Wrights and Wrongs

An ancient occupation, that of a shipwright. According to a gospel-grinding chippy of the writer’s acquaintance, it dates from one Noah, who is supposed to have built an ark to keep a menagerie from getting wet feet. An obstin­ately bigoted and reactionary body of men, the Ship-constructors and Shipwrights Association. Much the same as other craft unions, of course, no better and no worse. Officered by such Labour jackals as Alex. Wilkie, M.P. ; John Jenkins, ex-M.P., and other equally ignorant shepherds of two-legged sheep, it is not to be wondered at that these one time aristocrats of Labour find their economic position as bad as that of the docker, whom they secretly despise.

Modern developments in the ship-building industry enable the shipwright to see his skill gradually leaving his conceited carcase and inhabiting various machines, while our ultra respectable mechanic, when not pawning the few remaining tools he needs, perforce becomes a fixer of machine made parts. This not only applies to shipwrights, but to all other artisans. It is the capitalist method of production, and is therefore inevitable.

But what would you ? Shipwrights, generally speaking, equally with the mass of our class, do not recognise the existing antagonism of interests between their class and the capitalist class. Let us look at the Preamble to the Constitution and Rules of their society, and we shall get an inkling regarding the mental state of a member­ship who can tolerate such balderdash and not complain.

Paragraph 1 reads : “According to the expe­rience and testimony of high authorities in commercial circles, there have been and always will be periods of prosperity and periods of depression in trade. That this is so many craftsmen can verify from sad experience.”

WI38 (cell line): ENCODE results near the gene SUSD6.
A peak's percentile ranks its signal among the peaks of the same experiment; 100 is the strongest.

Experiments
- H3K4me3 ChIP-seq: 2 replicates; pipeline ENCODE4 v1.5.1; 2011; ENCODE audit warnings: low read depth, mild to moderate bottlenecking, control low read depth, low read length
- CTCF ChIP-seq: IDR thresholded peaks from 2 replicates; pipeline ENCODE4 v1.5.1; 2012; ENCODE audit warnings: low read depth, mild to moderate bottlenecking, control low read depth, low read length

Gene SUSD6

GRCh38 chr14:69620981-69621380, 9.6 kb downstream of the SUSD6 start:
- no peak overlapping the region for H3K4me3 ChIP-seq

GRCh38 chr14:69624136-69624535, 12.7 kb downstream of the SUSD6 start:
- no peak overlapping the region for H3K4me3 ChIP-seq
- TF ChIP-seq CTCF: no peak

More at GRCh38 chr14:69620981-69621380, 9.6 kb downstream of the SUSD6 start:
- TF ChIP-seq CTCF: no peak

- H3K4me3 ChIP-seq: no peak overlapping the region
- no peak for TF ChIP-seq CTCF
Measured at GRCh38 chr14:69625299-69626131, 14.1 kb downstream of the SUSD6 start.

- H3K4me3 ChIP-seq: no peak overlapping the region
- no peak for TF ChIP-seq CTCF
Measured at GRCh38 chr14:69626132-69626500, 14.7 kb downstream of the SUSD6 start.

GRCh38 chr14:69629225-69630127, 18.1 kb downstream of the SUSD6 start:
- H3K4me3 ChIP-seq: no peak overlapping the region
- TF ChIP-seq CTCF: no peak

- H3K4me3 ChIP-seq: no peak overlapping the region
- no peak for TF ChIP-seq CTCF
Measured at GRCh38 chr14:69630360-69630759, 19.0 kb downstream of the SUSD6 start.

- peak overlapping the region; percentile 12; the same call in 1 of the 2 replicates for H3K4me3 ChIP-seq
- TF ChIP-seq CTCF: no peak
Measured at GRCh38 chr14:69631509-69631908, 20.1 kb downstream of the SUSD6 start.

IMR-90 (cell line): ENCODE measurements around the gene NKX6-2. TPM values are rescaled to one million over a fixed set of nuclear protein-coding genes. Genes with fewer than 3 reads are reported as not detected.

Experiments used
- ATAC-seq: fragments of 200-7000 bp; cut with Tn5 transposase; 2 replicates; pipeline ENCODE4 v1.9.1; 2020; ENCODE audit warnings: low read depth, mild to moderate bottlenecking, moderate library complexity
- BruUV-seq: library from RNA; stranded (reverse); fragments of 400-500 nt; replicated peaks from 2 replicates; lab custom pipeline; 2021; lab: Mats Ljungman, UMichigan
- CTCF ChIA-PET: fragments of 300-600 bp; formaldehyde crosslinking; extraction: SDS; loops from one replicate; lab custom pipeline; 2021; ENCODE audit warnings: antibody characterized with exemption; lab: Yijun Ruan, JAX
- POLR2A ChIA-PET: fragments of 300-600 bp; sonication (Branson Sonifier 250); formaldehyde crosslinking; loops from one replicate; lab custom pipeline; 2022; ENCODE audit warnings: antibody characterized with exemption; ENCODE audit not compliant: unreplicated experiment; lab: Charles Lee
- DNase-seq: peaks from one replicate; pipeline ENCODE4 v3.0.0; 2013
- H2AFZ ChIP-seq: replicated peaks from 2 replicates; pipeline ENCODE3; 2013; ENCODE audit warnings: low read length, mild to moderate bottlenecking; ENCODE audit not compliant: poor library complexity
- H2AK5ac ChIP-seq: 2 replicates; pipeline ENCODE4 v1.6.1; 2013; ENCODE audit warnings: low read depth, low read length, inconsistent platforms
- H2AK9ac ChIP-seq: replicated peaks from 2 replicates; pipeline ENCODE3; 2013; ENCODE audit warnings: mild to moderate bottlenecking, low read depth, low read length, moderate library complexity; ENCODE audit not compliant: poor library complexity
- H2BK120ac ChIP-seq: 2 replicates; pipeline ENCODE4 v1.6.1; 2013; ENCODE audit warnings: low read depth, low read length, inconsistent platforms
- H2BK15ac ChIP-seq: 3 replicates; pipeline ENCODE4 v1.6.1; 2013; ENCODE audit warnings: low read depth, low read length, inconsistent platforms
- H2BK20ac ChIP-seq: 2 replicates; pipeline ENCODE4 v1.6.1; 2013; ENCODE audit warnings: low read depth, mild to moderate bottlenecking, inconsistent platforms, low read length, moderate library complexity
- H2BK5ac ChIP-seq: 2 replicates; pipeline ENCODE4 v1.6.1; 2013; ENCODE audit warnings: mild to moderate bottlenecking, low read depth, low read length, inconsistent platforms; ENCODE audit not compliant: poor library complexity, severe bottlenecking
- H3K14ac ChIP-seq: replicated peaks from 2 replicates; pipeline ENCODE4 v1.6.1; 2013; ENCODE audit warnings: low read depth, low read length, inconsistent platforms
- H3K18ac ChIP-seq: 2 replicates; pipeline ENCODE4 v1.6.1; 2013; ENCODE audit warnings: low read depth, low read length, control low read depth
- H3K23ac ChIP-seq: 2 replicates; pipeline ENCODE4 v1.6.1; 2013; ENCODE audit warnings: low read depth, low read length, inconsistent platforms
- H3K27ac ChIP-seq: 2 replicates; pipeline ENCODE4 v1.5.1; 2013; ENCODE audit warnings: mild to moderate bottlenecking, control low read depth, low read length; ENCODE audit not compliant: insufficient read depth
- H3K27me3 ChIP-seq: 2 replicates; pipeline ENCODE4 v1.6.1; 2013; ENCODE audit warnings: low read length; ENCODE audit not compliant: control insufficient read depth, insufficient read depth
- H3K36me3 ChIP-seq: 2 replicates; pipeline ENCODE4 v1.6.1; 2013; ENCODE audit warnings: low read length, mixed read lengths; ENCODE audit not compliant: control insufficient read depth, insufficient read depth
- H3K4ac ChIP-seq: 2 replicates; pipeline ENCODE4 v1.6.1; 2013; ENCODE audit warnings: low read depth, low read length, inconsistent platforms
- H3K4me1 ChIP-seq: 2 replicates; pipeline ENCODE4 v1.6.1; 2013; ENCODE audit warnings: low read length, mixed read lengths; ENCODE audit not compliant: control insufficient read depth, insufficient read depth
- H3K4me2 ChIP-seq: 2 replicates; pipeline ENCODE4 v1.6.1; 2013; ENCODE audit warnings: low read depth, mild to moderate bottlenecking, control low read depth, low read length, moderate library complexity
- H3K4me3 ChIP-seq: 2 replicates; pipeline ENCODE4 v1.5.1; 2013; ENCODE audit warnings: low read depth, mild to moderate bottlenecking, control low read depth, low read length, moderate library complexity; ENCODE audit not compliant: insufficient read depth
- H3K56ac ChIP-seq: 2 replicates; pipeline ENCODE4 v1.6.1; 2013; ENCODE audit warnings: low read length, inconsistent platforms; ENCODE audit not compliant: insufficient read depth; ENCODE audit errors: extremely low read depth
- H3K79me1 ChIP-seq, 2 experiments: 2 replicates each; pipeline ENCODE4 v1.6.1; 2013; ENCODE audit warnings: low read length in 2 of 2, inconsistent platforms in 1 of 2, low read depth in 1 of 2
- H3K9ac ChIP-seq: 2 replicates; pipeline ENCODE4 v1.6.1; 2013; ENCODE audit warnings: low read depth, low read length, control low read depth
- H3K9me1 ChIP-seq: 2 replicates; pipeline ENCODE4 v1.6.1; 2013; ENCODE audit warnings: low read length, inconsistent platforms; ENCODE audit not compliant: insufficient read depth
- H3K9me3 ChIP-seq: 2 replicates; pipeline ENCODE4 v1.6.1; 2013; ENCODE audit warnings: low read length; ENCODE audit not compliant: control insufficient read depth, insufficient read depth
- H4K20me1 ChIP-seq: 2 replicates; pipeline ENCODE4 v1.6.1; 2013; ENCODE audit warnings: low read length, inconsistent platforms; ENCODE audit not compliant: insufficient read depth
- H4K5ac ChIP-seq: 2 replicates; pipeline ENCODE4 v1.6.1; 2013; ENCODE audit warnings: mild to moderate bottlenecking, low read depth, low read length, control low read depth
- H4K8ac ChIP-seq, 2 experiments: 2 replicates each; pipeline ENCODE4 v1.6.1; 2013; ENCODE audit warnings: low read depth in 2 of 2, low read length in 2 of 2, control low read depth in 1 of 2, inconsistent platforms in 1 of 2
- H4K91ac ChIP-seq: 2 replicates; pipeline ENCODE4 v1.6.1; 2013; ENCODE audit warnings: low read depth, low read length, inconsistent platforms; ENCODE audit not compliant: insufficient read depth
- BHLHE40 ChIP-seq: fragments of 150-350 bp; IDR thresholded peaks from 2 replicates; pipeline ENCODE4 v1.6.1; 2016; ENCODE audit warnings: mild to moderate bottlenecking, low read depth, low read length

Now the compilers of this specious nonsense are “pulling the leg” of their followers, or else parading their own ignorance. To say that periods of trade fluctuation—which are pheno­mena peculiar to capitalist society alone—have always existed is to give the lie to history and the science of economics, as well as to deny evolution ; while to assert that such phenomena “always will be” is to place oneself in the ranks of the prophets. Indeed, these misleaders ad­mit with charming naiveté in paragraph 6 that “union must be maintained with increasing efficiency, to meet the ever-changing require­ments of the age” thereby unconsciously affirm­ing the existence of the evolution they deny in paragraph 1.

Paragraph 6, moreover, is a monument of contradiction that would hardly deceive a devo­tee of Homer’s Penny Stories. Let us have the whole paragraph in order that we may be fair both to ourselves and to those we would flog into the path of working-class political righte­ousness. Here it is: